by Blakeney Schick
We’re only a few weeks into teacher training, but one thing has already become clear to me: To consider becoming a teacher, I am becoming a different kind of student. And, in fact, I already am. There are ten other people in the program and I can’t speak for them, but in my case, I’m becoming a student who finds herself thinking about muscle attachments before she even open her eyes in the morning, who thinks about the rotation of arms and legs an awful lot, and who is making flash cards for the first time in 12 years.
But that’s only part of it. For me, the challenges I’m facing are new, unfamiliar, and kind of exciting. Returning to a beginner’s mind has become a whole lot easier since I discovered that I couldn’t name a single muscle in the shoulder girdle that’s working in a given pose. Trying to be patient because, although I’m building a teacher’s tool box, it currently only has that weird Allen wrench thing from Ikea and a few Phillips head screws in it — that can make me anxious sometimes. But I can be calmer when I recognize that, right now, I’m exactly the only person on earth expecting to find more tools in that box. Working with this new set of challenges and all this new information can be daunting. But I draw a lot of comfort from looking around the room during our teacher training sessions and seeing 10 incredibly smart and motivated people working alongside me — each with their own set of brand-new challenges.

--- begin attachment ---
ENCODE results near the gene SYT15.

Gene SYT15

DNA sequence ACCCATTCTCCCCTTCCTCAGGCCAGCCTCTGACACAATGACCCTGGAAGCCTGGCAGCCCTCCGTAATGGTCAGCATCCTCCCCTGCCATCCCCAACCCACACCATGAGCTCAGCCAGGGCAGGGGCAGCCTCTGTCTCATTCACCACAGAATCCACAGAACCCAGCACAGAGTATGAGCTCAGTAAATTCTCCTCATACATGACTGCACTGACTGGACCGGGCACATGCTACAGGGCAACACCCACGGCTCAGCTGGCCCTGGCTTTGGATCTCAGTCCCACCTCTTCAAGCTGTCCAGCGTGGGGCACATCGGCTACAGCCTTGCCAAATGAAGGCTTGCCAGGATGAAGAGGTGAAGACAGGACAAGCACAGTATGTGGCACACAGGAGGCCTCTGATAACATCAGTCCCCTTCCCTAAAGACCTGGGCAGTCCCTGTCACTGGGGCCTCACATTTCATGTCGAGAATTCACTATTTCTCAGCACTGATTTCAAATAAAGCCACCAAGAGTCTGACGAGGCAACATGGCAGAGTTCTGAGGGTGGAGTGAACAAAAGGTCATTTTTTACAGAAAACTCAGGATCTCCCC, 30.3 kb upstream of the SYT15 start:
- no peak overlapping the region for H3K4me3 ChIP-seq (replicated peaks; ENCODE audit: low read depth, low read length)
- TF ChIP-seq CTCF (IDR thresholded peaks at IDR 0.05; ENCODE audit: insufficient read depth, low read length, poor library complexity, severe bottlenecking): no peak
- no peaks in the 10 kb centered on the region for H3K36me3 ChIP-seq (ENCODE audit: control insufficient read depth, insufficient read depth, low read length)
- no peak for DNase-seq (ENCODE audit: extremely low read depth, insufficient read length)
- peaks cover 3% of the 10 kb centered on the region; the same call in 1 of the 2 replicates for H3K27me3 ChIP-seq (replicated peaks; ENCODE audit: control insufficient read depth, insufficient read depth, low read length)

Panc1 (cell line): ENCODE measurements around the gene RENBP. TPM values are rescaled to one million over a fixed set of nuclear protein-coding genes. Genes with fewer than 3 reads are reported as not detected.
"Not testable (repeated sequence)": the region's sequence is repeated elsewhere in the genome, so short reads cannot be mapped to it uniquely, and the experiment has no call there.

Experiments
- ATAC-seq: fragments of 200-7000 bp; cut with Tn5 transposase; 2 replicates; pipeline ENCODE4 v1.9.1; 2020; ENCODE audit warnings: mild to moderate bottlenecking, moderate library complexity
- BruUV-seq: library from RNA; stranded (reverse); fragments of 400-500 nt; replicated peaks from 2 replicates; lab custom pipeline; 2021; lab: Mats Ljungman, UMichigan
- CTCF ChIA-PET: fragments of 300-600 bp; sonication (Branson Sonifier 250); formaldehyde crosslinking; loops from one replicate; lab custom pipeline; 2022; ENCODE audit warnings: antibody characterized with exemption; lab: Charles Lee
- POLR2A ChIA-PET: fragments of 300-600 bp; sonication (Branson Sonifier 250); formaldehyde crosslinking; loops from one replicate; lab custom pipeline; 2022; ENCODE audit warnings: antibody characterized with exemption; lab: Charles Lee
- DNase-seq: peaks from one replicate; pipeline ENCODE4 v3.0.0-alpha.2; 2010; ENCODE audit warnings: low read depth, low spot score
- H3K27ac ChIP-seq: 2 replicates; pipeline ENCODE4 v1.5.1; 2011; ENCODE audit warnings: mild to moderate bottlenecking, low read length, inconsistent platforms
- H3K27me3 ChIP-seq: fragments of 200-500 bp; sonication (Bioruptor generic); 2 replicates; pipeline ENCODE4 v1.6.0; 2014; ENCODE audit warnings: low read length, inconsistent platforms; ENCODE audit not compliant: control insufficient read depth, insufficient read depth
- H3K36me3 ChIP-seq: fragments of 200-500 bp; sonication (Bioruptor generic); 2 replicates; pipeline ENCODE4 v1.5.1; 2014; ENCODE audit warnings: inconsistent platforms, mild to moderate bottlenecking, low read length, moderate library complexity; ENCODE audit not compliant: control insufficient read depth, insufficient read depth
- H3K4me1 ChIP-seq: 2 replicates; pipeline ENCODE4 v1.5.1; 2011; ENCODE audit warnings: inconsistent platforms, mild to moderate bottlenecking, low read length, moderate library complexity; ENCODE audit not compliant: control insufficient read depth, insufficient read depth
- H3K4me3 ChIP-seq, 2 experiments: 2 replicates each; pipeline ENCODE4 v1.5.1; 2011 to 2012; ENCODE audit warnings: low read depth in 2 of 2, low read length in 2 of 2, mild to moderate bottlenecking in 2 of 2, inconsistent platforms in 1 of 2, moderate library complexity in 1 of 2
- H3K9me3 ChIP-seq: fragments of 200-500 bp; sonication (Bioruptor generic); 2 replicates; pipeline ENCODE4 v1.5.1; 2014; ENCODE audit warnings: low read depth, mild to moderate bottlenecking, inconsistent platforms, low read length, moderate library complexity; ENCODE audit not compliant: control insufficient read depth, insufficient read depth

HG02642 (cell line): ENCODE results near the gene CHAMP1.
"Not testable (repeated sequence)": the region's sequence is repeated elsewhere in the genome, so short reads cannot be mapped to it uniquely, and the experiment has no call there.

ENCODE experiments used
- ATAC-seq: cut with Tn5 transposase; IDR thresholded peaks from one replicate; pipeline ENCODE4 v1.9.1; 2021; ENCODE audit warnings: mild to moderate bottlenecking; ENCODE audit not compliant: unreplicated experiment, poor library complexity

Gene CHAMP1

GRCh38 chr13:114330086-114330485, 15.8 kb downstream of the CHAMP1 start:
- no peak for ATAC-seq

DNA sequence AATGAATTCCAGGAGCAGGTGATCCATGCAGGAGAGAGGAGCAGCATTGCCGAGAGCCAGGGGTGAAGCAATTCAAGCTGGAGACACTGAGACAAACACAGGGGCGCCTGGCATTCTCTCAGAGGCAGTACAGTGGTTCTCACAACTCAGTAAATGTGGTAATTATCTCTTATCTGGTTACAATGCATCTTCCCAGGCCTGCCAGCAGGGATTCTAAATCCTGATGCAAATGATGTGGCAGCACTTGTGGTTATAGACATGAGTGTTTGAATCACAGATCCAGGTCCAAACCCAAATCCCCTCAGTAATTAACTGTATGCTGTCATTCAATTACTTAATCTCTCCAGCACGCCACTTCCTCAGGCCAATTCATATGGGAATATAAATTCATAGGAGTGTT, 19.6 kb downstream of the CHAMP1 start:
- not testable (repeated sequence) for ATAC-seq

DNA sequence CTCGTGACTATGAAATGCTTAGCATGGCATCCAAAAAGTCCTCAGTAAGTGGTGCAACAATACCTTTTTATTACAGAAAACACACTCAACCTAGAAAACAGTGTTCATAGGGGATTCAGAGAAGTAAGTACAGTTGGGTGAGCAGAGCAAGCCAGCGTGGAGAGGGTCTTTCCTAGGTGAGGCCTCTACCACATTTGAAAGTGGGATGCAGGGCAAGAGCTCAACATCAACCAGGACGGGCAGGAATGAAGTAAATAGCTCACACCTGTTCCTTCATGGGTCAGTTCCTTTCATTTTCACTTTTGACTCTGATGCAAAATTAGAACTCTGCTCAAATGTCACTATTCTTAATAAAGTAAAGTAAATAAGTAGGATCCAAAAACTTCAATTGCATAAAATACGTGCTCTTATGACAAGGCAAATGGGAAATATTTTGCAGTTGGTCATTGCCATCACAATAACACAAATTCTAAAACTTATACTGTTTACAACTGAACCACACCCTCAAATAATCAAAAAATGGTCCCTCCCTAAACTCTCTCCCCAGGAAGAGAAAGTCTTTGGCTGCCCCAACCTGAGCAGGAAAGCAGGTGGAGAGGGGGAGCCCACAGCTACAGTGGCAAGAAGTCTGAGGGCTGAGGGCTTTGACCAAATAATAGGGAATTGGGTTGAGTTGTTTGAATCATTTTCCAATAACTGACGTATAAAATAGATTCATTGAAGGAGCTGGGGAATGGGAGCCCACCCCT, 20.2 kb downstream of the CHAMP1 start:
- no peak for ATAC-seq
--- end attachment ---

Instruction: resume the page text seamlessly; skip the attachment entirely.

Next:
The Mala community has been very supportive of us. And curious, too. So here’s my answer to how it’s going so far: I’m making room for this evolution of my practice, and I’m learning a lot — about myself, about the human body, about how we can change and grow. Some day soon you may find me in class, staring at your shoulder girdle (I’ll have learned the muscle names by then, I promise). And I will approach your shoulders — and whatever else — as this different kind of student. I will try to approach them with a beginner’s mind, my steadily filling tool box, and the knowledge that this process is only starting. And that is how my practice is growing and changing now. It’s new, pretty unfamiliar, and definitely exciting.
Blakeney Schick is a public radio producer who follows events and elections. She started going to yoga 8 years ago in the hopes that it would help her stand up straighter. It has. But she’s stayed on the mat because yoga’s also made her stronger in every possible way. Blakeney found her way to Mala in late 2007, and finished Mala’s 200-hour teacher training in 2012. She is also a regular contributor to the Mala Yoga blog.